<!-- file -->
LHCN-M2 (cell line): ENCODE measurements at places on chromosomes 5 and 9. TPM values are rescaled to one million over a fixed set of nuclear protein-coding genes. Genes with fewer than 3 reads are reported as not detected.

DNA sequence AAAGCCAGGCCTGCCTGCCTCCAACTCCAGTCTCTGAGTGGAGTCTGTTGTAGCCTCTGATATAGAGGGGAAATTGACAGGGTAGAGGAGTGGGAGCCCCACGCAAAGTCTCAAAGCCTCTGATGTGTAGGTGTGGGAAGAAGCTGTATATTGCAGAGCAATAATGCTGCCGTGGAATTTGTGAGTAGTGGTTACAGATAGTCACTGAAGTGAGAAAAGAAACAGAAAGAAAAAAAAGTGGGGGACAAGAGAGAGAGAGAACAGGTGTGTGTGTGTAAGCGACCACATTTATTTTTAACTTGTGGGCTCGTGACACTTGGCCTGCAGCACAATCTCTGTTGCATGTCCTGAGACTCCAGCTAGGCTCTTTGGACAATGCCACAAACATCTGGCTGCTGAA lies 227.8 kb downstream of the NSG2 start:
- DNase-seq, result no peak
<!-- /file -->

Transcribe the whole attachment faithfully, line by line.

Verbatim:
LHCN-M2 (cell line): ENCODE measurements at places on chromosomes 5 and 9. TPM values are rescaled to one million over a fixed set of nuclear protein-coding genes. Genes with fewer than 3 reads are reported as not detected.

DNA sequence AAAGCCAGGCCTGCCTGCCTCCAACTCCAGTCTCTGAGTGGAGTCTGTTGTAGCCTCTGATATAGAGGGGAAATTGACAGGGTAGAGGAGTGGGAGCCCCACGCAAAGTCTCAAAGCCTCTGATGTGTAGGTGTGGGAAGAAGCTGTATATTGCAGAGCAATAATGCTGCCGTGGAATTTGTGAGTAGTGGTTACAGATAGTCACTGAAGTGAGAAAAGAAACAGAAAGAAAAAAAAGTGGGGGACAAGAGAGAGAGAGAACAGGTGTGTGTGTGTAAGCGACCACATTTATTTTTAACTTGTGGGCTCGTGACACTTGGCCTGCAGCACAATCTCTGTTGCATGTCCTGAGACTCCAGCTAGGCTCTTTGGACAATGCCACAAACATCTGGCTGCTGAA lies 227.8 kb downstream of the NSG2 start:
- DNase-seq, result no peak